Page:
Slowing myopia progression

Strategies target different steps along the continuum to pathologic disease

Cheryl Guttman Krader

Posted: Wednesday, May 1, 2019

Gemmy Cheung MD

As the world faces an epidemic of high myopia and an increase in the number of people at risk for the blinding sequelae of pathologic myopia, research continues to focus on identifying strategies for preventing myopia and its evolution. Speaking at the 18th Euretina Congress in Vienna, Gemmy Cheung MD provided an update on this topic.

The first target for intervention would be to prevent a non-myopic child from developing myopia, and there is definitely evidence to support recommending increased outdoor time for children, she said. Dr Cheung cited a study from Taiwan that demonstrated a reduction in the incidence of myopia after children were made to go outside the classroom during break time. In addition to increasing time spent outdoors, available evidence supports the safety and efficacy of both topical “ultra” low-dose atropine and orthokeratology.

Dr Cheung said while atropine treatment was first demonstrated effective in the 1980s, it was not adopted because the 1% concentration that was being used caused photophobia and blurred near vision, leading to poor compliance. Now there is evidence from studies with up to five years of follow-up that 0.01% atropine is also effective, as well as safer and better tolerated than the 1% concentration.
Based on this research, ultra low-dose atropine is being used in a lot of clinics and particularly in Asia to prevent myopia progression in children, she said. Nevertheless, there are some logistical challenges that are limiting its use. One obstacle is the absence of a commercially available licensed preparation. There are also questions to be answered about who should be treated, when to start and for how long treatment should continue.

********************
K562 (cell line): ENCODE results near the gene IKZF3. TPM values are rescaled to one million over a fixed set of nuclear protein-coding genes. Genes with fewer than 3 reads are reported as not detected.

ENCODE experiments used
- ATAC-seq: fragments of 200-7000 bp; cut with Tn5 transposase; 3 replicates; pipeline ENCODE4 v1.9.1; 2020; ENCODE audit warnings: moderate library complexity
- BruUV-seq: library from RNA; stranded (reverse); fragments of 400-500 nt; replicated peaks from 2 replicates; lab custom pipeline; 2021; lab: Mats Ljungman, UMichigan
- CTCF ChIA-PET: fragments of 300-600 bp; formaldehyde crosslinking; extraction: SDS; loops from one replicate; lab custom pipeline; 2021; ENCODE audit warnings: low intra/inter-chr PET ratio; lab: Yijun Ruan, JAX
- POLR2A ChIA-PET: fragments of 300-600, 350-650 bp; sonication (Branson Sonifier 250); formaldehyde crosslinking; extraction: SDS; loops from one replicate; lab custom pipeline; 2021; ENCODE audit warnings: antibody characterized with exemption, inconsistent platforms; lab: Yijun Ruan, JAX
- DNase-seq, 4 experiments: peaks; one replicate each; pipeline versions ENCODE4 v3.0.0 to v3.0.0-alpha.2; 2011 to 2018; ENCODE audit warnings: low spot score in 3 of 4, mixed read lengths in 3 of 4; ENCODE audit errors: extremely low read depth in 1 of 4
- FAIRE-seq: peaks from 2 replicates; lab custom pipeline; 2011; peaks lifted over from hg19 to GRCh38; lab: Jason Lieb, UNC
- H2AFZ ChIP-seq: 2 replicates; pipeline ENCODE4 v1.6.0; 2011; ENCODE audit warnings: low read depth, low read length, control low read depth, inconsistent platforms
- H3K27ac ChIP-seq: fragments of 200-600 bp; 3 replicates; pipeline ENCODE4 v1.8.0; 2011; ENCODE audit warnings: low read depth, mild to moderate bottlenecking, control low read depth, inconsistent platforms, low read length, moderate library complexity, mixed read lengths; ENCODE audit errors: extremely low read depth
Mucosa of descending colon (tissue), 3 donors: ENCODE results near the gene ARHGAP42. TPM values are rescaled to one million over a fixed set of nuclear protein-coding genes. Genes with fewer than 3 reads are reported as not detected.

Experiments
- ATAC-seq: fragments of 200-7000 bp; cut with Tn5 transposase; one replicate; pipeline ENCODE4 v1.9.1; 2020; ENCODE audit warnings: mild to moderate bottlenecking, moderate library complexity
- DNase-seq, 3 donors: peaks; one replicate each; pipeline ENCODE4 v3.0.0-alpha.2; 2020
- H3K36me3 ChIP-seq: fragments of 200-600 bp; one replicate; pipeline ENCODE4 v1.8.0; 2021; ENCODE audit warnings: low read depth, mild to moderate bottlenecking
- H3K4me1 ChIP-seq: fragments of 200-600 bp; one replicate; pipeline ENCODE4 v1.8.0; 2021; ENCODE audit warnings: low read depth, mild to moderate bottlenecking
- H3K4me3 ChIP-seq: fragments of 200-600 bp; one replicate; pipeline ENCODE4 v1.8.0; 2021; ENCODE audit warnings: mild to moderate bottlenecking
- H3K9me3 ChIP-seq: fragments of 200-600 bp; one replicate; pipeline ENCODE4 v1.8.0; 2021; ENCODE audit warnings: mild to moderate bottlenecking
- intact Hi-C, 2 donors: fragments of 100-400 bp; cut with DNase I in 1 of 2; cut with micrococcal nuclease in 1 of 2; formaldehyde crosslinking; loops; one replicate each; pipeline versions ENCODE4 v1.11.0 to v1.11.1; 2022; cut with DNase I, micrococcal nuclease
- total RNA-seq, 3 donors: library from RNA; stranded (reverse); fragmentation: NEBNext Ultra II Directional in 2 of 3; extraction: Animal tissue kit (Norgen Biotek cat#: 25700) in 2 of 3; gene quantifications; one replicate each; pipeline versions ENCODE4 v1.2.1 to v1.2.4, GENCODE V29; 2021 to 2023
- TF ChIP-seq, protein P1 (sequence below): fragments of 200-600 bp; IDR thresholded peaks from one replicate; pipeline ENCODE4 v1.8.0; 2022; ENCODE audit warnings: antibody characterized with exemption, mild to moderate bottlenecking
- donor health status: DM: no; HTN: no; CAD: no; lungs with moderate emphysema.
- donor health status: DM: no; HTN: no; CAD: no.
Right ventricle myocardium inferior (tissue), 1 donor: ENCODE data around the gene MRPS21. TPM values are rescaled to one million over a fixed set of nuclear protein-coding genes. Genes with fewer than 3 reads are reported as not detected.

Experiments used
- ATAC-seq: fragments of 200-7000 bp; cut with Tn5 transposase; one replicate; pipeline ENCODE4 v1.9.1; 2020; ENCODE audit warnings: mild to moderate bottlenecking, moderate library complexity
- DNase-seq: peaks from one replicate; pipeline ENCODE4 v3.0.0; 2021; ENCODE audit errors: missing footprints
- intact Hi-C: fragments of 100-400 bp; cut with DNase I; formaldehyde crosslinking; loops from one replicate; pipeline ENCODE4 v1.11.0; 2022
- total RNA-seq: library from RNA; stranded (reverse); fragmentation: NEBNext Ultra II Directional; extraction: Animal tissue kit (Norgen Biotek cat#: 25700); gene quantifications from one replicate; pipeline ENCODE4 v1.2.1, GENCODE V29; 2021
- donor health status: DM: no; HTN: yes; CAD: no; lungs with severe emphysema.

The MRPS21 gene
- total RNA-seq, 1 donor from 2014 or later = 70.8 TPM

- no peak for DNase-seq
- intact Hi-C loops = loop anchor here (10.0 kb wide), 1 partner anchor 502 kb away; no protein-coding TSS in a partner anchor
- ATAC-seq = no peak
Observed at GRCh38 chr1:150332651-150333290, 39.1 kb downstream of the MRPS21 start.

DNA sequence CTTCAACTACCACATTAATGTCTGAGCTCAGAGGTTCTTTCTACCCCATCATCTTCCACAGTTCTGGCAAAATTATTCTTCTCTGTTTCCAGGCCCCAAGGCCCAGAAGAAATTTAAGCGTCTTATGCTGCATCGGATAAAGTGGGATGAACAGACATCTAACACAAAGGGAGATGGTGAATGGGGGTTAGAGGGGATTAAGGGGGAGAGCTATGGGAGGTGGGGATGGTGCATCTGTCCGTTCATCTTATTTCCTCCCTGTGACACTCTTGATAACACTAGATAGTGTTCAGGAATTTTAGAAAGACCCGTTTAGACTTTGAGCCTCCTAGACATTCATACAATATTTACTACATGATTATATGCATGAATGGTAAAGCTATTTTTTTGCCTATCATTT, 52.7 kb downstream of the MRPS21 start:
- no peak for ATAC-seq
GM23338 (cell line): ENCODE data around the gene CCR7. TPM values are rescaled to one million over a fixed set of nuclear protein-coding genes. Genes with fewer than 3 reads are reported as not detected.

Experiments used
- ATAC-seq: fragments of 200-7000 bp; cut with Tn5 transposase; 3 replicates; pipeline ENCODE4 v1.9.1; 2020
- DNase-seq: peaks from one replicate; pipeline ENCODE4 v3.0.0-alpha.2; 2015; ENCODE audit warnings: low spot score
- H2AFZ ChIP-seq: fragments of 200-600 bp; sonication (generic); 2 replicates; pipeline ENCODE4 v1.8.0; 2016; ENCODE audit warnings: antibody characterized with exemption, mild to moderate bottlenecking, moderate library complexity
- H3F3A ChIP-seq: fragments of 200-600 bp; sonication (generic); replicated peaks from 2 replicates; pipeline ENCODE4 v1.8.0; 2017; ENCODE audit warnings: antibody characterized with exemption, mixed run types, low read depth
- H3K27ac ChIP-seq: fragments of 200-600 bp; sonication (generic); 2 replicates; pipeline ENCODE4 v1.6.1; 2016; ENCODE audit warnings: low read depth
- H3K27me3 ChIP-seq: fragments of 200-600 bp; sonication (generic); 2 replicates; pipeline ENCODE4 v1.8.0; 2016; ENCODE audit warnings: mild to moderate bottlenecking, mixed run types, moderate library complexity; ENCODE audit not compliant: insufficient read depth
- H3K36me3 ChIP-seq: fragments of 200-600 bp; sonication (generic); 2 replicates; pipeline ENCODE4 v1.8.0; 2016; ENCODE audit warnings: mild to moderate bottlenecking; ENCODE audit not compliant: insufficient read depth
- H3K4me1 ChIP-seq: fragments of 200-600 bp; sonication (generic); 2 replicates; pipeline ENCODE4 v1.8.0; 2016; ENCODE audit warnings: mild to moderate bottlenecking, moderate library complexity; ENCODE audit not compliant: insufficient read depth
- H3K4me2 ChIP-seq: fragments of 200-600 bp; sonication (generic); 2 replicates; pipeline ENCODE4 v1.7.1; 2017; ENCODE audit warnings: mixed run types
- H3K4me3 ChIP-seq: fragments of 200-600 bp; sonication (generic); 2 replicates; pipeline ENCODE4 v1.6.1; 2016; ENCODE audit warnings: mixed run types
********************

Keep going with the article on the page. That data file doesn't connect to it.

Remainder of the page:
“We still are not sure of what is the perfect way to treat with atropine, and there is still a proportion of children who are poor responders and continue to progress despite atropine treatment,” Dr Cheung said.

Discussing orthokeratology, she said that while it was originally thought that this approach involving overnight wear of a reverse geometric designed rigid gas permeable contact lens only provided temporary improvement in unaided vision, recent evidence and the findings of a meta-analysis suggest orthokeratology has long-term effects on refractive error and axial elongation.

“The mechanism by which orthokeratology might work is not clear, but it has been suggested that the reshaping of the cornea reduces peripheral defocus leading to a lack of a stimulus for the eye to continue to elongate,” Dr Cheung said.

She noted some interesting survey data showing that knowledge and uptake of orthokeratology is much higher among optometrists compared with ophthalmologists.

Aiming to reduce peripheral defocus, strategies using a conventional contact lens or spectacle lens have also been investigated for their potential to prevent myopia progression. Such studies of these modalities are limited in terms of sample size and follow-up duration.

Research to identify effective strategies for preventing progression from high myopia to pathologic myopia is also limited. So far, there is some evidence showing that in patients with myopic choroidal neovascularisation, treatment with anti-VEGF therapy reduces the development of macular atrophy.